Penguins- Combining 3D and 2D

In this tutorial I will explain how I combined three dimensional elements created in a 3D modelling program (in this case, Zbrush), and combined them with 2D painting techniques and texture overlays in Photoshop to achieve a hybrid of the two.


This was for MLC, a superannuation firm here in Australia. The idea behind the Illustration was to show a person's (in this case a penguin's) 'nest egg' growing with their particular super fund.

The company's colours, a gold and purply-blue were to be integrated into the colour scheme of the illo. So the snow and sky would both have a purply tinge to it, combined with the gold sunset.


As always this job started with a pencil rough. They gave the go ahead without any changes, but their quick approval was to cause problems later on.

3. 3D/2D COMBO

The reason for combining the two approaches was to get the best of both techniques but without any of their time consuming elements. This was completed in a couple of days, so I didn't have the time to model and texture 3D penguins to the level of detail I wanted and I also wouldn't have been able to achieve this result just through 2d digital painting either. So a combination of the two seemed the best way to go.


The 3D modelling program I used for this was ZBrush (which technically is a 3D/2D program in itself). The basic shapes for the ground, eggs, ice formations and penguins were all modelled in this program. Usually in a 3D application the next step would be to add textures and assign bump maps etc to complete the 3D look, but as mentioned these bare models were just assigned lighting then rendered just as plain greyscale images and then exported to Photoshop for further work.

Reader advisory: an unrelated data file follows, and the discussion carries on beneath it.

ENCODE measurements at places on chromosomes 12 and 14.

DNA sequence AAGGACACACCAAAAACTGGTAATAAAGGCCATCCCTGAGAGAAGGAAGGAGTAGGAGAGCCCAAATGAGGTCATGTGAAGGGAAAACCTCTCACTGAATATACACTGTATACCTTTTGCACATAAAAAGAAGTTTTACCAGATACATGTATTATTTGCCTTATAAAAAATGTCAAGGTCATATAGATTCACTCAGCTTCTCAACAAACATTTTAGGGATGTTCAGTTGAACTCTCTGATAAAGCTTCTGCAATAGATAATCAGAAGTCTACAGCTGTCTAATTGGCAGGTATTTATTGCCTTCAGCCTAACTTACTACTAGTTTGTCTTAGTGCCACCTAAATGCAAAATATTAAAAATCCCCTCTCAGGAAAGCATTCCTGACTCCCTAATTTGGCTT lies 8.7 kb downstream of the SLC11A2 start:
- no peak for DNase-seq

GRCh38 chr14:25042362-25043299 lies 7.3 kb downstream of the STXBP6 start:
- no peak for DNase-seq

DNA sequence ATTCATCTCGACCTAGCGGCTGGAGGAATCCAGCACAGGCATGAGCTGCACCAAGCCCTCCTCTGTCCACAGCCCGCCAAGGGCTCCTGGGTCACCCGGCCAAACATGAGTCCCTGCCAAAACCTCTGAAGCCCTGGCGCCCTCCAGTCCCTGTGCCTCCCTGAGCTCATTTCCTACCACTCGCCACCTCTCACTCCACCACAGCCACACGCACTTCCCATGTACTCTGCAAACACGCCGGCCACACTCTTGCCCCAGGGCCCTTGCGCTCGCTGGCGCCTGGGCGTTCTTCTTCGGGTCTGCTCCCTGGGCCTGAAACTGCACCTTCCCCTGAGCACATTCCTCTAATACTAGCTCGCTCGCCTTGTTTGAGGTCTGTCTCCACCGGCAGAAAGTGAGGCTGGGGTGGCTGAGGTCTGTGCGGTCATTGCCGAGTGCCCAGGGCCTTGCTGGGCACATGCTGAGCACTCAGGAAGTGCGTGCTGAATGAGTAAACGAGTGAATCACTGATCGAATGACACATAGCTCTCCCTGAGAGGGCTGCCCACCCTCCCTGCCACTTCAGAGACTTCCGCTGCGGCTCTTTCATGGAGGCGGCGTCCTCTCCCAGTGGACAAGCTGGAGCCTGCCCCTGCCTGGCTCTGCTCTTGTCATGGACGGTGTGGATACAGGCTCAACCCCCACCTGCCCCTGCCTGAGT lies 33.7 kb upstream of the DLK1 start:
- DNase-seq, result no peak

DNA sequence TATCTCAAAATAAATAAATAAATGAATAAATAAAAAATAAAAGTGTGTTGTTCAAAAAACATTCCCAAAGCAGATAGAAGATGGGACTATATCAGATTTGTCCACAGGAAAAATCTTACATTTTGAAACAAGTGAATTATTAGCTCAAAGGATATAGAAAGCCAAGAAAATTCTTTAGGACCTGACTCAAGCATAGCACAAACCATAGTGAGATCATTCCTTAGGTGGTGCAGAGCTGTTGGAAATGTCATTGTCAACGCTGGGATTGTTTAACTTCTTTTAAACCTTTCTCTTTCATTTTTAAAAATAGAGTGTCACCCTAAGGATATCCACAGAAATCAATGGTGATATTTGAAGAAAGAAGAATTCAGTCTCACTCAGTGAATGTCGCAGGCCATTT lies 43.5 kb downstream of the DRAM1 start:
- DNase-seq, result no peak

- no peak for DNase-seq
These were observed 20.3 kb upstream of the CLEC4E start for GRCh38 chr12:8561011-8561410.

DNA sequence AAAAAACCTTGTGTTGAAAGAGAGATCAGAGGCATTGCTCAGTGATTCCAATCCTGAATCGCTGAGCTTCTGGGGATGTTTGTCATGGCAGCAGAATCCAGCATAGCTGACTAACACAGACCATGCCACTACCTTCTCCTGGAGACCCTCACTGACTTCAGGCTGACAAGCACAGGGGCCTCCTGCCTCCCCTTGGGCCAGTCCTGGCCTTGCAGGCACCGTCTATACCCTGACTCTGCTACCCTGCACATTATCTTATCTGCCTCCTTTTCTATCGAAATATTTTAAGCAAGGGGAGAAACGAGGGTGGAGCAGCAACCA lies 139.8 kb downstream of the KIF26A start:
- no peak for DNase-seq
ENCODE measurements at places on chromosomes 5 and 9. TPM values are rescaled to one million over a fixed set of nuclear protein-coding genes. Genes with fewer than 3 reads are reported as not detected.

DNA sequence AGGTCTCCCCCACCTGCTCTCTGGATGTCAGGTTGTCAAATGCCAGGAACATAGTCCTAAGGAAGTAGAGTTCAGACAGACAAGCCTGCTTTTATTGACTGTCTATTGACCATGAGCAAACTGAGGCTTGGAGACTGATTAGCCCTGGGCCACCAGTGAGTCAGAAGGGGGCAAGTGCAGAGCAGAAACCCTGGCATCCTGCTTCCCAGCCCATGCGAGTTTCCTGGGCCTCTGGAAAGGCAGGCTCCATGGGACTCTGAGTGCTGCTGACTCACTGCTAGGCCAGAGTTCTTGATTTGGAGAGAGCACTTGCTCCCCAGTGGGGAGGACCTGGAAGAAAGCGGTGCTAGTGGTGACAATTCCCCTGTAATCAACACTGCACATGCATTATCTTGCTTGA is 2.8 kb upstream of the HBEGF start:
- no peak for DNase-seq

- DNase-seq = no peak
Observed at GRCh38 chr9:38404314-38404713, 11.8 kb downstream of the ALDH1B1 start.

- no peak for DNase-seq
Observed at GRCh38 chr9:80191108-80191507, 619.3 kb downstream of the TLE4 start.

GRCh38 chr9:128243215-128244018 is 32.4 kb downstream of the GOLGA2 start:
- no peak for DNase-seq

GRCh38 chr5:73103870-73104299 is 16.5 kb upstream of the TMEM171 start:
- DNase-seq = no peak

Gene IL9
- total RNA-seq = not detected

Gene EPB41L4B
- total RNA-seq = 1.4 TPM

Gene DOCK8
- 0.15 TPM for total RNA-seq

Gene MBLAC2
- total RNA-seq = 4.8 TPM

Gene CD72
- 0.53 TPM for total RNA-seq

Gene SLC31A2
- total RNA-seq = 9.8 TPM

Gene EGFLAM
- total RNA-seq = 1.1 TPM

The ground (above) was modelled using a flat plane, which was assigned an alpha mask (this creates a mask based on a texture's greyscale intensity, darker bits are masked while lighter bits aren't) after some deforming I ended up with these snow scenes.

The ice formations started as 3D spheres, cubes and torus shapes which were then manipulated like clay (a trait that Zbrush is well known for) to achieve their particular looks.

The egg was a basic sphere slightly deformed to get the egg shape. I assigned the egg a simple eggshell material before rendering.

The lighting setup for rendering, used about four lights to achieve the bouncing of light on a snowfield.


So in Photoshop I colourised and lightened the models to get the particular icy look I was after. On the ground I overlayed a grainy texure to emulate the texture of snow. I made sure I transformed the perspective of the texture to match that of the ground.

Another texture was overlayed onto the egg to give it more depth.

The sky was a simple gradient incorporating the company's colours. The clouds were airbrushed wisps in Photoshop which were stretch and distorted and then assigned an embossed layer style to give the underside lighting.


In Zbrush, a simple penguin shape was created using Zspheres. The same lighting setup was applied and it was exported to Photoshop. The seam around the chest area was cleaned up, then it was ready to paint.

On a separate layer, colours were painted onto the shape below. With the layer set on overlay, this allowed the rendered shading to show through.

Scanned textures from photos of penguins were used as a quick shortcut to achieve a realism to the penguins. The constrast was increased on the greyscaled textures, and posterize was used to give the photo textures a slightly more painterly feel.

On a separate overlay layer again, the stamp tool was used to brush on the textures. Applying textures in Photoshop instead of a 3d program had it's pros and cons. The bad thing is I didn't have the textures contouring to the model's shape as they would in a 3D program, the good thing was I didn't have to created a seamless texture (which is what's usually used in 3D art) and in PS it was quicker to apply the texture where I wanted it. Once again the best results in the least amount of time was needed.